this too
Sunday, January 29, 2006

My father used to call him Pop – the Americanism learned in wartime and a joke, for there were only a few years between them and Harry, my mother’s father, was a boyish figure half his size. He was a small man, my Grandad, with a bald head and a nut-brown outdoors face. He wore collarless shirts with the sleeves rolled up to his elbows and braces. He’d be out on his vegetable patch or pouring over the horse-racing pages, his yellow-stained fingers constantly rolling his own with Rizlas and Golden Virginia.

He was my pal, my flirt, always up for long leaping squealing games of volleyball over the washing-line, teaching me tenderly about his plants, telling jokes and riddles, teasing and laughing. A countryman from the Midlands, he fought overseas as a youngster in World War One and never spoke of it, then learned horses and gardens as groom and gardener on a large estate. He married Flo, who was the cook there, and they left for London where he worked as a labourer on the railways. Living in rented rooms with three small children, they qualified for one of the first council houses, ugly grey stucco but spacious with a large back garden. They stayed there through the Second War, the Blitz, with nights in the metal Anderson shelter that still in the 1960s squatted half-buried next to his runner beans and cabbages.

After thirty years in London, they still seemed country people, he and my plump rosy Gran, as short as him but twice as wide, her eternal respectable hats firmly anchored with a huge pin. Over their broad voices lay a soft measured primness quite unlike their city neighbours, learned, I suppose, from the land-owning family with whom they’d been ‘in service’.

He died, my playmate and my history, when I was eleven from lung cancer – glum and scared and losing interest in his garden, his bright blue eyes growing paler and paler. Dying eyes, once seen never forgotten. I didn’t attend his funeral. Sparing me this was kindly meant, but wasn’t kind. I wish my last memory wasn’t his scared dying eyes, that I’d kissed his bald head and seen that he was gone and cried - but tears, we used to say, were for crocodiles. It still makes me sad, forty years later. I was glad, then, to read this.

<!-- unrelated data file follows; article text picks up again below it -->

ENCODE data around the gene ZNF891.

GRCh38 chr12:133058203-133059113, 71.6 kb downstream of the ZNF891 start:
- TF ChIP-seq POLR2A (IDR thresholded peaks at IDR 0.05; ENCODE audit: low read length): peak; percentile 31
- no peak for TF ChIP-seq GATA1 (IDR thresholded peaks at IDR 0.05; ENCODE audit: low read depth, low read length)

This brought tears to my eyes, thanks for this lovely post.

It's strange what adults do to "spare" children sometimes. I was made to take a valium before my brother's funeral and so my experience of it was as though through a mind blurred by vaseline.
I find this very touching. Your memories of your grandfather are beautiful.
What a wonderful portrait of your grandfather. I love the fact that they were still "country people" after years in London.

Thank you for taking the time to write this...
And I hope this doesn't sound, oh, distancing, because I mean because of the warmth of the telling, the love there, a beautifully written memorial...
Beautifully written, Jean.
This is a beautiful portrait of your grandfather. How sad that you weren't able to be at the funeral. Children need that type of closure just as much as adults do. Although there never really is "closure" about the loss of a loved one. They live on in our hearts forever. However, it is a way of bidding farewell in a way that binds us together.

You sound as if you hold Pop within you forever ... with great love.
Jean, I love this post. I think you've made a really important point. I blogged on a similar subject ages ago here if you're interested. I'm glad you have so many good memories of your Pop as well as the sad last ones.
Zinnia, you wrote that before I discovered you, so it was new to me. I've just read it, and couldn't agree more. As qB said in her post that inspired mine, the traditional British way with this has been unfortunate, as many of us can testify. This affected me again with my Dad, who died when I was a student and out of the country - we weren't speaking when he died; I returned for the funeral but never saw his body (there was absolutely no question of it). For years and years it was as though he wasn't dead, but had disappeared from my life as a result of my anger with him. I think this is something that's definitely changing for the better, but slowly.
At my mother's funeral this past summer, my youngest brother (47) was the only one of the three of us who cried. He did it openly and helplessly, and we put our arms around him, glad that one of us had been able to do it. It's so important. I do it some, but I need to learn how to do it more and better.
Hello Jean,

This was a lovely reminiscence. Memories like this crop up at the most unexpected times sometimes, don't they?
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Freelance copy-editor and translator. Keen on language, literature, photography, art, music, buddhist meditation and the countryside.

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